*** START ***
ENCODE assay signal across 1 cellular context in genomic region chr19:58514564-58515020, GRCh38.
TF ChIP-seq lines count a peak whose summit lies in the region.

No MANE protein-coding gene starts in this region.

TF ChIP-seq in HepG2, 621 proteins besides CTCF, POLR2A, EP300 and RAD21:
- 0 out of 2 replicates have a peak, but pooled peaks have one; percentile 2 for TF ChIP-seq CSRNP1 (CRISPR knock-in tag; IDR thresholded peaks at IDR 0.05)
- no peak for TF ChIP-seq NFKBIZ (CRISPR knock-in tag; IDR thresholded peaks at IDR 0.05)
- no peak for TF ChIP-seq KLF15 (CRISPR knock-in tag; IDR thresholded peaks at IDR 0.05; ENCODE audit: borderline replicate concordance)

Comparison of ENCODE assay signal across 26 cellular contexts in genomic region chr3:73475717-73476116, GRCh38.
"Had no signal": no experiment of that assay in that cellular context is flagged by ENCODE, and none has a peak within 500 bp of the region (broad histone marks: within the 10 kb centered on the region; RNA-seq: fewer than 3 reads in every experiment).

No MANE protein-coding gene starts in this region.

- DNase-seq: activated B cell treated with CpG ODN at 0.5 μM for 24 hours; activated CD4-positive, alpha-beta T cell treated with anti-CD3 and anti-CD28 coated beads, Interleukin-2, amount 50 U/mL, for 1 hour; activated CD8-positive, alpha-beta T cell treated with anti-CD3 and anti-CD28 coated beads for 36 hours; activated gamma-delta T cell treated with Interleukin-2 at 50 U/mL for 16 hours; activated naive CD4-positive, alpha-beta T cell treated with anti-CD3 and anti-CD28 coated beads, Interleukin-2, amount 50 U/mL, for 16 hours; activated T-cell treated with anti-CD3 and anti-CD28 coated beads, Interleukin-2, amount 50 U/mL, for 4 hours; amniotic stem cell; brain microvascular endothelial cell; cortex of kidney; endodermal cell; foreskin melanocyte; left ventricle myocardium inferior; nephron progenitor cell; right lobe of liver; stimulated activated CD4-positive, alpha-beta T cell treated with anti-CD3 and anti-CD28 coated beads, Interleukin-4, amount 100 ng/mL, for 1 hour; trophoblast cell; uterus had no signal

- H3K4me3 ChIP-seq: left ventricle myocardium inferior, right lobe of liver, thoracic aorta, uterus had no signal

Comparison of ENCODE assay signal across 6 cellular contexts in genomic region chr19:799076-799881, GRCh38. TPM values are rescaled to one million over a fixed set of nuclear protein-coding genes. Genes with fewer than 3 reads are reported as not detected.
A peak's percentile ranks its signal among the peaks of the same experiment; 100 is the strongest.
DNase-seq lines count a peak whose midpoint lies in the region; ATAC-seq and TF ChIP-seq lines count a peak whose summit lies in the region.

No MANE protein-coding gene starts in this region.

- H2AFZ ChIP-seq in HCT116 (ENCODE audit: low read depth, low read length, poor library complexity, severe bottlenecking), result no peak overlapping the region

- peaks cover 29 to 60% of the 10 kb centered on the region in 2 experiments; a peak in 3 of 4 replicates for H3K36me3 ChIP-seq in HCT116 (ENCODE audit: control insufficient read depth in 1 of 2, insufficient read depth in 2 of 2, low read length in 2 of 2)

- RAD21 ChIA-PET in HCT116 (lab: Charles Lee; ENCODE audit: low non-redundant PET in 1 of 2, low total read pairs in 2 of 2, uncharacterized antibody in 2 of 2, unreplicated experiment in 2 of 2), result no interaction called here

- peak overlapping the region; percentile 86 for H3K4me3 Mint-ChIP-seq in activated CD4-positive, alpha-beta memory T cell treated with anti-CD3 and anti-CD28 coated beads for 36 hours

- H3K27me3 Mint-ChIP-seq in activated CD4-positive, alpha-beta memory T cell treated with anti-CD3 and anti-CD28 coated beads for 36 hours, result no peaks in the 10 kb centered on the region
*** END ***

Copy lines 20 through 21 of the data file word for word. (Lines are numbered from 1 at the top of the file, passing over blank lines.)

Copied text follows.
- peak overlapping the region; percentile 86 for H3K4me3 Mint-ChIP-seq in activated CD4-positive, alpha-beta memory T cell treated with anti-CD3 and anti-CD28 coated beads for 36 hours

- H3K27me3 Mint-ChIP-seq in activated CD4-positive, alpha-beta memory T cell treated with anti-CD3 and anti-CD28 coated beads for 36 hours, result no peaks in the 10 kb centered on the region